ANNOUNCING A NEW 2ND EDITION OF THE REPORT COUNTERING THE ERRORS OF THE 2021 REPORT FROM THE NATIONAL PUBLIC HEALTH INSTITUTE OF QUEBEC: MULTIPLE CHEMICAL SENSITIVITY SYNDROME: AN INTEGRATIVE APPROACH TO IDENTIFYING THE PATHOPHYSIOLOGICAL MECHANISMS
On June 27, 2022, the Ontario Environmental Health Advocates Group posted a major research and review report, Putting the Chemicals Back in Multiple Chemical Sensitivity to refute what we believe are the erroneous and dangerous conclusions of the literature review and definitional paper on MCS, Multiple Chemical Sensitivity Syndrome: An integrative approach to identifying the pathophysiological mechanisms, released in French in June 2021 by the National Public Health Institute of Quebec. The release included a short Key Messages and Summary in English. Along with other advocate groups, especially L’Association pour la santé environnementale du Québec / Environmental Health Association of Québec, our counterargument warned that the INSPQ report represents a clear and present danger to people living with MCS – more than 1.1 million Canadians – and with other chronic, complex diseases such as myalgic encephalomyelitis (ME) [also known as ME/CFS, and formerly as chronic fatigue syndrome] and fibromyalgia (FM). The INSPQ report places these in the same “basket” as MCS, framing all of them as anxiety disorders, not biophysical diseases. Further, in the case of MCS, the INSPQ reports claims it has nothing to do with chemicals. We strongly disagree and we support these advocates’ call to have the report withdrawn from the National Institute’s website.
PLEASE CONSIDER TAKING ACTION BY GOING TO THE ASEQ WEBSITE AND JOINING THEIR CAMPAIGN.
OCTOBER 25 RELEASE OF 2ND EDITION OF THE ONTARIO ENVIRONMENTAL HEALTH ADVOCATES REPORT
“Today, October 25,” says lead author Varda Burstyn, “a new, enhanced 2nd edition of our comments on and refutation of the INSPQ’s report is being released. All the original material is still there. But we have reformatted our Executive Summary and have added some new content to the complete report that strengthens our critique and the case we make against the fundamental conclusions of the that report: that MCS and ME are anxiety disorders, not biophysical ones, with biophysical causes and mechanisms.”
“We have done this,” Maureen MacQuarrie, the collaborating author, explains, “by including a discussion, spread over several parts of our report, of the implications of an important recent article, released less than one year after the INSPQ report and co-authored by Marie-Ève Tremblay, one of the three principal authors of that report. This article, “The Pathobiology of Myalgic Encephalomyelitis/Chronic Fatigue Syndrome: The Case for Neuroglial Failure” was published in Frontiers in Cellular Neuroscience in May, 2022. It presents a detailed hypothesis supporting the biological, including very possibly immunological, origin and mechanisms of ME – a view we agree with. We have drawn on it in a number of ways, including to expand our Part 9, devoted to ME and to long COVID.”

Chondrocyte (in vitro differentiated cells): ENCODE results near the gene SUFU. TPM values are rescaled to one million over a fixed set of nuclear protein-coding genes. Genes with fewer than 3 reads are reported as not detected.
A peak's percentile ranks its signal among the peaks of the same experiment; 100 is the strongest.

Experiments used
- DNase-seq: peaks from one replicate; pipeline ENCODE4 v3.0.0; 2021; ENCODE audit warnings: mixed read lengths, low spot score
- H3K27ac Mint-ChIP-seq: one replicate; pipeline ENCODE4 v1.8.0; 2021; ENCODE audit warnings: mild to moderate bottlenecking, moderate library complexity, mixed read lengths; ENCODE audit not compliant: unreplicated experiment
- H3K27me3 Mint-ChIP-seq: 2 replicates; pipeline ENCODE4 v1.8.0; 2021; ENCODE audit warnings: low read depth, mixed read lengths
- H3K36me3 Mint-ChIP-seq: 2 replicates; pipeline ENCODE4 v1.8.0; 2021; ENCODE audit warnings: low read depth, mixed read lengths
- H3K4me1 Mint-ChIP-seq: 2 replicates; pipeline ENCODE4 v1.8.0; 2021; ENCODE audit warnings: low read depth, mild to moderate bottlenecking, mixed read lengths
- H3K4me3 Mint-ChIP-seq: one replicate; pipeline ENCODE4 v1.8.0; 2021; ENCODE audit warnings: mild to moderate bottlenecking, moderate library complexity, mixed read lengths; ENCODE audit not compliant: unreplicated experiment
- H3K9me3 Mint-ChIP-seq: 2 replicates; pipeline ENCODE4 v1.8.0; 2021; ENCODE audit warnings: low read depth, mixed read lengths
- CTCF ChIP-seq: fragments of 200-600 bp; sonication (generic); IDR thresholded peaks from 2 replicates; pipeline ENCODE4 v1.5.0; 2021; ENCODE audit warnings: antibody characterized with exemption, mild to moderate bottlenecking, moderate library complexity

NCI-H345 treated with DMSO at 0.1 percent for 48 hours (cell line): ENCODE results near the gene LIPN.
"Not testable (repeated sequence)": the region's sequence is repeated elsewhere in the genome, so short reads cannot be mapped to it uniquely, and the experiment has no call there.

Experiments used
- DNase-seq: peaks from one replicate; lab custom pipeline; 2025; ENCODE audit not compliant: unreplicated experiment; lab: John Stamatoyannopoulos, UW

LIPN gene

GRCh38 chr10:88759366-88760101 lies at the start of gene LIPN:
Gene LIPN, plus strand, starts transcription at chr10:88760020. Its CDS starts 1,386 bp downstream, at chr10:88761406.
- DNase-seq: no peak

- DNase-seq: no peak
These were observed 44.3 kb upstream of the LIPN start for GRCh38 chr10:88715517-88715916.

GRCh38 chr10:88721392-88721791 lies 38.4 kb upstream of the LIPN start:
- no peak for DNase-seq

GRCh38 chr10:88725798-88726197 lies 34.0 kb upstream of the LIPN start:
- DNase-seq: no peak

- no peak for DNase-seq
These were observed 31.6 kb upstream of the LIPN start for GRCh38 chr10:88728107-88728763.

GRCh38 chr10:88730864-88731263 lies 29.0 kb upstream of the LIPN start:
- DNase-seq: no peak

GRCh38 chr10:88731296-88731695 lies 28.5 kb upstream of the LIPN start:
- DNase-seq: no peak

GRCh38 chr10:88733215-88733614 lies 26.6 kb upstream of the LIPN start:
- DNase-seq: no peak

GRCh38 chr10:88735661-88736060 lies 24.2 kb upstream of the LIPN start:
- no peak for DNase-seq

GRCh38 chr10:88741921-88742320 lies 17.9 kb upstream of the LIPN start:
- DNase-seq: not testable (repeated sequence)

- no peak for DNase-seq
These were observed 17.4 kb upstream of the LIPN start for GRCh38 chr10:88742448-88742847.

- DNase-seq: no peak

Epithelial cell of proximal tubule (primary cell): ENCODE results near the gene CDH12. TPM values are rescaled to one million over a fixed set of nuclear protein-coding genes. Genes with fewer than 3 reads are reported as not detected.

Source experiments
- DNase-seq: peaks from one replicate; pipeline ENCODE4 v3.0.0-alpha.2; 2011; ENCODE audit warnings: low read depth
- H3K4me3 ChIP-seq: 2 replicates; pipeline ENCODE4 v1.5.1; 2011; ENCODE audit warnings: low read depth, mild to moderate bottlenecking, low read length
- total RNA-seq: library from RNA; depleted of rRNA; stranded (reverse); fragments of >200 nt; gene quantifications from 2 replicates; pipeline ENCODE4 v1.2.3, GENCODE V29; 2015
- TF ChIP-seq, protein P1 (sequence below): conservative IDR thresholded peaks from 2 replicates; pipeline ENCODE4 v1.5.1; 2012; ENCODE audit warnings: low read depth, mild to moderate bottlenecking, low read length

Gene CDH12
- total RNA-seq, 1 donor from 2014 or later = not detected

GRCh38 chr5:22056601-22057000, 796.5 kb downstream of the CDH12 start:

“The article’s approach contradicts the key conclusion of the INSPQ report that ME is an anxiety disorder,” says Varda Burstyn. “We show how the approach of this article is similar to the one we take to ME and also to MCS. And this apparent contradiction leads us to call for a clarification of which approach – the biophysical or the psychological – is the right one? We hope Dr. Tremblay will weigh in as we think it’s critical that policy makers everywhere have the benefit of her clarification, since the implications of the INSQP report’s conclusions for clinical programs, disability rights, public health policy and research directions are both negative and dangerous.”
“In the preface to the second edition, we’ve introduced the discussion of this new article, and as well we have provided a page by page list of where this discussion takes place as well as where other additions have been made to the first edition,” Maureen MacQuarrie clarifies. “Although this second edition replaces the first, which can now be discarded, this guide will make it easier for anyone who has already read our report to find the changes quickly if they wish. We invite everyone to download the second edition, and by all means, distribute it widely.”
“The Ontario Environmental Health Advocates will be sending this report to key people in the Quebec, Ontario and federal governments, as well as to researchers and clinicians more broadly,” Varda Burstyn concludes. “With huge long COVID numbers now being added to our ME numbers – long COVID is a condition that for many is clinically indistinguishable from ME – and with over a million Canadians with MCS grotesquely neglected, all of us must work to put an end once and for all to the psychologizing of these illnesses. Our report can be grasped as a tool in that work, which is now more timely than ever.”